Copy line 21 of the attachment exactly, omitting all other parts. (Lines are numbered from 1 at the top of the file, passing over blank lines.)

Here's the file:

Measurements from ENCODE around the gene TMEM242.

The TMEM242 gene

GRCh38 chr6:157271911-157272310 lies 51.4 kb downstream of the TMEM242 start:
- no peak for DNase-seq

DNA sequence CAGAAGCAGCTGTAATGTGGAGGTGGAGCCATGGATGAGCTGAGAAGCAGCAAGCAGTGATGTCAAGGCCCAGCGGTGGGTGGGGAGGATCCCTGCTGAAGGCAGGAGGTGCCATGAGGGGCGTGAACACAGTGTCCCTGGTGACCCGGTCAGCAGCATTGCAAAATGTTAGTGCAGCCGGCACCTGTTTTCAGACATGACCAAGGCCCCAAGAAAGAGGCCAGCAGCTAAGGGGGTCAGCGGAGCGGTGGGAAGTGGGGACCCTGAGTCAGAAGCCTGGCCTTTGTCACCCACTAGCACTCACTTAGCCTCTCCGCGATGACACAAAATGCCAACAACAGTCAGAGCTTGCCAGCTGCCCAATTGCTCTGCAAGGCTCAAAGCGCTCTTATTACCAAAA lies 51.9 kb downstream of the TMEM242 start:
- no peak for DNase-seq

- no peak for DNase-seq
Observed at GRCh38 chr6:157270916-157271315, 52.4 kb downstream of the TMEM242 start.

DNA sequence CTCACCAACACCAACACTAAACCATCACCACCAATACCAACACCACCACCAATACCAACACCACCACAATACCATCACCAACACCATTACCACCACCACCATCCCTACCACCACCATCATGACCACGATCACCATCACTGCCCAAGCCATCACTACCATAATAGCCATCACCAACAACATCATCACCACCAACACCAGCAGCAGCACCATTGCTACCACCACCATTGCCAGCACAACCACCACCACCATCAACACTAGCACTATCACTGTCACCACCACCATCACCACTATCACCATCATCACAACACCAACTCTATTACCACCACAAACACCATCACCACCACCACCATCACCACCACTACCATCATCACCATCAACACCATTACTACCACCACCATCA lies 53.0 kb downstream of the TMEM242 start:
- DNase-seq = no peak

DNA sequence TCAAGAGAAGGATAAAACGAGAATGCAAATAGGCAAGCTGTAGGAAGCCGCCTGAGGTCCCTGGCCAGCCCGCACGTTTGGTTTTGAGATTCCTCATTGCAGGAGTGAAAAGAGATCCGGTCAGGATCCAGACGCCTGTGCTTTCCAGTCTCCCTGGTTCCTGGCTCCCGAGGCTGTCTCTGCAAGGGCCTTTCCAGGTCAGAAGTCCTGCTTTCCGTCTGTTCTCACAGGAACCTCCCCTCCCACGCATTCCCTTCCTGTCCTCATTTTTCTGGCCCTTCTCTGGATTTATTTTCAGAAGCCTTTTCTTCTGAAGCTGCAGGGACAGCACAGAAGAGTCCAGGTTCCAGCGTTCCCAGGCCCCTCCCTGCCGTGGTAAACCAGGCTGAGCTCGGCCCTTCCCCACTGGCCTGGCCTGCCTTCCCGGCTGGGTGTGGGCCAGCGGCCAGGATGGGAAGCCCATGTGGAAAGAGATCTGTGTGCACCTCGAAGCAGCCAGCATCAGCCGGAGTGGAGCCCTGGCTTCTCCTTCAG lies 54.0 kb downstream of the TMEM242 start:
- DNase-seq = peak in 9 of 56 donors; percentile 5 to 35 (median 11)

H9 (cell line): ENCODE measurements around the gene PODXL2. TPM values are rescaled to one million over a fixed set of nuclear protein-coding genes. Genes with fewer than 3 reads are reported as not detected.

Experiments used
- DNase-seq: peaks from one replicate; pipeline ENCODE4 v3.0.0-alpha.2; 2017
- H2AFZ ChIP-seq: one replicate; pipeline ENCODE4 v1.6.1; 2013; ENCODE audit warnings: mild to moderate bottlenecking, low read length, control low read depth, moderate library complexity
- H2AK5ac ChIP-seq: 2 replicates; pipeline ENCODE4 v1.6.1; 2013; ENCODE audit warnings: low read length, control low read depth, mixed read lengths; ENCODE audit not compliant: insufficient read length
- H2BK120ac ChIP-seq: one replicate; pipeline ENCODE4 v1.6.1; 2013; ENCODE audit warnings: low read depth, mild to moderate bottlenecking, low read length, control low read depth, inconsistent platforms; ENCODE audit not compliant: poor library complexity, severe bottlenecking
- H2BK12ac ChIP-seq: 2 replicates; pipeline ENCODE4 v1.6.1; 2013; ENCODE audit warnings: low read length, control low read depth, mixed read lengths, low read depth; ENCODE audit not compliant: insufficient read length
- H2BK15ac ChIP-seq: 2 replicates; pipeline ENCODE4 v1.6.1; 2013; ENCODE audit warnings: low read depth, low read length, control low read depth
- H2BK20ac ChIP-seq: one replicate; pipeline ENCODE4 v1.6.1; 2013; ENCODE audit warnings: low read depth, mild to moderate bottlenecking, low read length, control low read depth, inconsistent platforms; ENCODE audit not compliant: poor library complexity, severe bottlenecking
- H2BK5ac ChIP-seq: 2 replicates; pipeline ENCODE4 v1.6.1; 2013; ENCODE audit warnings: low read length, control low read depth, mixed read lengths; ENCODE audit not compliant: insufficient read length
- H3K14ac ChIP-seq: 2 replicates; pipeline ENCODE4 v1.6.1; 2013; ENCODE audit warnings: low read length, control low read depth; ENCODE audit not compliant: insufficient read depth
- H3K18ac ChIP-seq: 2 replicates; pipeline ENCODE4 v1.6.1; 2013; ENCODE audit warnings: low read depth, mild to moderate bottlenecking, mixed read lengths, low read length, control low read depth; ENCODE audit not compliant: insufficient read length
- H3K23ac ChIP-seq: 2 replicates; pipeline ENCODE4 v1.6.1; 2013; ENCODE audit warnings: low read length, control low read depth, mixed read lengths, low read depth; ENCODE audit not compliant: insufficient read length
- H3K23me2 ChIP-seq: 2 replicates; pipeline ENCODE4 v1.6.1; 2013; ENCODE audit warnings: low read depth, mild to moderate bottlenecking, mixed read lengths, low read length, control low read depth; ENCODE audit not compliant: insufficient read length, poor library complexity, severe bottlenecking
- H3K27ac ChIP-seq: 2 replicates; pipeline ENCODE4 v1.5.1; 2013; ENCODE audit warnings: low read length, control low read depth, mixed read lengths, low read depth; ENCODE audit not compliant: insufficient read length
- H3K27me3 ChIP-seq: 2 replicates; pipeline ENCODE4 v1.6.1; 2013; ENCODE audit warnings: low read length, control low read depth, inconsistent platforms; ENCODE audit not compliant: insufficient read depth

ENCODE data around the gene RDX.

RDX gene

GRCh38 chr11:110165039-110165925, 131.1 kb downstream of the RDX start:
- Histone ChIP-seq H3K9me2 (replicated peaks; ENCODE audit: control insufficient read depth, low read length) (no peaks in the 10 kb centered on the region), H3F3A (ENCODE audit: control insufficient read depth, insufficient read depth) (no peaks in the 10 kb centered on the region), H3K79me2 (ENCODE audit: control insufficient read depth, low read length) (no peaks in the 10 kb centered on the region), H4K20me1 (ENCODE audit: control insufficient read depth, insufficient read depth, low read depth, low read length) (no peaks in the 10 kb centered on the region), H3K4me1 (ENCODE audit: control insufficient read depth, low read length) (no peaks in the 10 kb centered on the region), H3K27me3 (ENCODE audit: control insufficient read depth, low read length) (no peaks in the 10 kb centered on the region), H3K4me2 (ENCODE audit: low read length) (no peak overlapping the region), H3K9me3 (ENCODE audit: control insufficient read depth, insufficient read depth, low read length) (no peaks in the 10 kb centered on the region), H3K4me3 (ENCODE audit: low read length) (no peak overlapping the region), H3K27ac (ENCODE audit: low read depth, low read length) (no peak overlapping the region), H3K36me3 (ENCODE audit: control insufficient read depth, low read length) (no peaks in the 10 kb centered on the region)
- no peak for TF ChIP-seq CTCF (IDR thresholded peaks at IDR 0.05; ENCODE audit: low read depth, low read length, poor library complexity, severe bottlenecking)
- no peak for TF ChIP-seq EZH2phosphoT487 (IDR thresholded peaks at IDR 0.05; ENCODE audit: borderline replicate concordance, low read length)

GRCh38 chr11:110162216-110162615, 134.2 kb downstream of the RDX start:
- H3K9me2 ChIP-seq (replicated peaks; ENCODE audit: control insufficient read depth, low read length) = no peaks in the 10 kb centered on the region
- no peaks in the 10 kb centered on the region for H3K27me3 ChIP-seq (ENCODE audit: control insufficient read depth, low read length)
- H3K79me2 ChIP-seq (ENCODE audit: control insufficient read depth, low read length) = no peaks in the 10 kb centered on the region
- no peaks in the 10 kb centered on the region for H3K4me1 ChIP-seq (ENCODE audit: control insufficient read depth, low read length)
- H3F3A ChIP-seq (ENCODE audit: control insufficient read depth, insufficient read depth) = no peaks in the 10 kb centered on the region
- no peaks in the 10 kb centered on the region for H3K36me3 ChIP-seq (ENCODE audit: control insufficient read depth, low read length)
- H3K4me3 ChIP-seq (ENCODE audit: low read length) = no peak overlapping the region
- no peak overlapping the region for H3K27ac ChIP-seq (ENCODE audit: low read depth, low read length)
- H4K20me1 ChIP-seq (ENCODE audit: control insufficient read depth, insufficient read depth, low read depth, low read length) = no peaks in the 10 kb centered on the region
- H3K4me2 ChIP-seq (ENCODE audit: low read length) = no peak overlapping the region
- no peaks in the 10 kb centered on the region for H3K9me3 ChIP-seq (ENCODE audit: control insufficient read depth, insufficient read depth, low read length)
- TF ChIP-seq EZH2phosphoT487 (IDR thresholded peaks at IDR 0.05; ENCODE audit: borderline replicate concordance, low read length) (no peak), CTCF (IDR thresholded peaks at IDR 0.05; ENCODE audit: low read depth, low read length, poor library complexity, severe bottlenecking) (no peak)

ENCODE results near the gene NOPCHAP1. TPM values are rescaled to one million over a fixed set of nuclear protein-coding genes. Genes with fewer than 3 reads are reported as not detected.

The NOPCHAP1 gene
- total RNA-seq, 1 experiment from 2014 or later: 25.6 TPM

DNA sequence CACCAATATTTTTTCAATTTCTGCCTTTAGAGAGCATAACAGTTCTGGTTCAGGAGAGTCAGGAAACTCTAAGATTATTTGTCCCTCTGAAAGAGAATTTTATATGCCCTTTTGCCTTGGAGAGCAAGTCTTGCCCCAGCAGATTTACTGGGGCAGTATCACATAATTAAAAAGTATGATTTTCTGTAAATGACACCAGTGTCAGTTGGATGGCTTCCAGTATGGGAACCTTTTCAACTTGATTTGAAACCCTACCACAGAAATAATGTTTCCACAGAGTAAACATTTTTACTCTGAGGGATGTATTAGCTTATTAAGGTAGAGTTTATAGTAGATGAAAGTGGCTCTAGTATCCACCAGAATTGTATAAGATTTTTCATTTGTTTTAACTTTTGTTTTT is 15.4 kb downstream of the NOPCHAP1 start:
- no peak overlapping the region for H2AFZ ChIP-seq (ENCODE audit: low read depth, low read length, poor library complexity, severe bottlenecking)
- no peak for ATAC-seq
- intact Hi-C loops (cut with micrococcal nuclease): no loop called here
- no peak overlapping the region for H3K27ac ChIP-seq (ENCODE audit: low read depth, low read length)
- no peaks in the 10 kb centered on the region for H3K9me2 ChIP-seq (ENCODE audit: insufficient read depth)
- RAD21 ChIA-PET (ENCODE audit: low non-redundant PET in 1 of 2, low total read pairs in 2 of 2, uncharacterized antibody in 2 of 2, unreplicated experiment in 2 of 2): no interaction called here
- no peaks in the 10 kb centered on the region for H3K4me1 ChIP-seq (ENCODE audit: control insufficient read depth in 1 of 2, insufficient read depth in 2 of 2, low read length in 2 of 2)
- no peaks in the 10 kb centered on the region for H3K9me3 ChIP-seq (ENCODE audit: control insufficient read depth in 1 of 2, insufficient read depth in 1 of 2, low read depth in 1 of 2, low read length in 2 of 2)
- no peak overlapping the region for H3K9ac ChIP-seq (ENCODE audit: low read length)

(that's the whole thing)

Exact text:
- H2BK20ac ChIP-seq: one replicate; pipeline ENCODE4 v1.6.1; 2013; ENCODE audit warnings: low read depth, mild to moderate bottlenecking, low read length, control low read depth, inconsistent platforms; ENCODE audit not compliant: poor library complexity, severe bottlenecking